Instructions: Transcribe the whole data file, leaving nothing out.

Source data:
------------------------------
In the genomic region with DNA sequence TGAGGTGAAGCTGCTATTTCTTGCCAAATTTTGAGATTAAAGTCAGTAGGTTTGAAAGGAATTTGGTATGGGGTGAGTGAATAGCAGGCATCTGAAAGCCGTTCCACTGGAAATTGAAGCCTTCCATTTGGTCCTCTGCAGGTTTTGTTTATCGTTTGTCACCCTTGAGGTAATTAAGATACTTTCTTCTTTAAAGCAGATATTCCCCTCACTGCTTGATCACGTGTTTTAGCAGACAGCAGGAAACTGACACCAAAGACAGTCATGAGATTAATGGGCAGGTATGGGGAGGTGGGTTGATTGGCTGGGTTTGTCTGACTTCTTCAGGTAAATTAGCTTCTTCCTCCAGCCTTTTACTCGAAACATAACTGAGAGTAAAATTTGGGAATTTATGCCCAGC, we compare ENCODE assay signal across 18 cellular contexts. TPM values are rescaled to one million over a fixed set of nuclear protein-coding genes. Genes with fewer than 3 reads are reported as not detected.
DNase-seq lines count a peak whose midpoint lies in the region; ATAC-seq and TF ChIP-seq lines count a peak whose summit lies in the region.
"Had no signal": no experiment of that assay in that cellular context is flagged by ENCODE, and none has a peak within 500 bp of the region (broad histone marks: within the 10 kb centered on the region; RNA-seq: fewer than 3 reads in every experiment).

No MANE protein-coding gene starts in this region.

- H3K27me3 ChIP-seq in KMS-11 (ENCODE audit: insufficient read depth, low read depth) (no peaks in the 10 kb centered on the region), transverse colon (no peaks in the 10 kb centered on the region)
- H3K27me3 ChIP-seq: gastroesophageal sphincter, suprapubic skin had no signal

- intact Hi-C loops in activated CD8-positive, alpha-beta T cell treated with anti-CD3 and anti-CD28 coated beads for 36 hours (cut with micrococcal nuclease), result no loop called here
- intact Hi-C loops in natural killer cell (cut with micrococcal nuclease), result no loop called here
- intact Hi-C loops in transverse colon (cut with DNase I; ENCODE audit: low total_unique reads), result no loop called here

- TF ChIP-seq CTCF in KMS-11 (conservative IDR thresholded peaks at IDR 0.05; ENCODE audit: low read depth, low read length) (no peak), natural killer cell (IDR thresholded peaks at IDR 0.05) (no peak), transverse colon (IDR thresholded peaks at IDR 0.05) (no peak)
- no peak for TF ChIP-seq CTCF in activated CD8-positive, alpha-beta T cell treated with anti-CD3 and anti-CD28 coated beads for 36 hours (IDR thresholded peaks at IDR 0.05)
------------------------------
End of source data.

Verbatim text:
In the genomic region with DNA sequence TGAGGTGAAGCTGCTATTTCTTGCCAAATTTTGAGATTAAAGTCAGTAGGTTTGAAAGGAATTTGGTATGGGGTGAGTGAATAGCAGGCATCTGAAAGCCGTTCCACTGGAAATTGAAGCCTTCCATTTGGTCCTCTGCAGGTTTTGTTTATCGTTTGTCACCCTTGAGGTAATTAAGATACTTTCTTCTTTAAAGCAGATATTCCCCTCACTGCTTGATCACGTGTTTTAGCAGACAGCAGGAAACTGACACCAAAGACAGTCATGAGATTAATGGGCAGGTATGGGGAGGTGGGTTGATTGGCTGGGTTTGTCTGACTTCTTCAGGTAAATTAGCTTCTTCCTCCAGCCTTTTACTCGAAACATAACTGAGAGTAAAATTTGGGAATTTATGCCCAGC, we compare ENCODE assay signal across 18 cellular contexts. TPM values are rescaled to one million over a fixed set of nuclear protein-coding genes. Genes with fewer than 3 reads are reported as not detected.
DNase-seq lines count a peak whose midpoint lies in the region; ATAC-seq and TF ChIP-seq lines count a peak whose summit lies in the region.
"Had no signal": no experiment of that assay in that cellular context is flagged by ENCODE, and none has a peak within 500 bp of the region (broad histone marks: within the 10 kb centered on the region; RNA-seq: fewer than 3 reads in every experiment).

No MANE protein-coding gene starts in this region.

- H3K27me3 ChIP-seq in KMS-11 (ENCODE audit: insufficient read depth, low read depth) (no peaks in the 10 kb centered on the region), transverse colon (no peaks in the 10 kb centered on the region)
- H3K27me3 ChIP-seq: gastroesophageal sphincter, suprapubic skin had no signal

- intact Hi-C loops in activated CD8-positive, alpha-beta T cell treated with anti-CD3 and anti-CD28 coated beads for 36 hours (cut with micrococcal nuclease), result no loop called here
- intact Hi-C loops in natural killer cell (cut with micrococcal nuclease), result no loop called here
- intact Hi-C loops in transverse colon (cut with DNase I; ENCODE audit: low total_unique reads), result no loop called here

- TF ChIP-seq CTCF in KMS-11 (conservative IDR thresholded peaks at IDR 0.05; ENCODE audit: low read depth, low read length) (no peak), natural killer cell (IDR thresholded peaks at IDR 0.05) (no peak), transverse colon (IDR thresholded peaks at IDR 0.05) (no peak)
- no peak for TF ChIP-seq CTCF in activated CD8-positive, alpha-beta T cell treated with anti-CD3 and anti-CD28 coated beads for 36 hours (IDR thresholded peaks at IDR 0.05)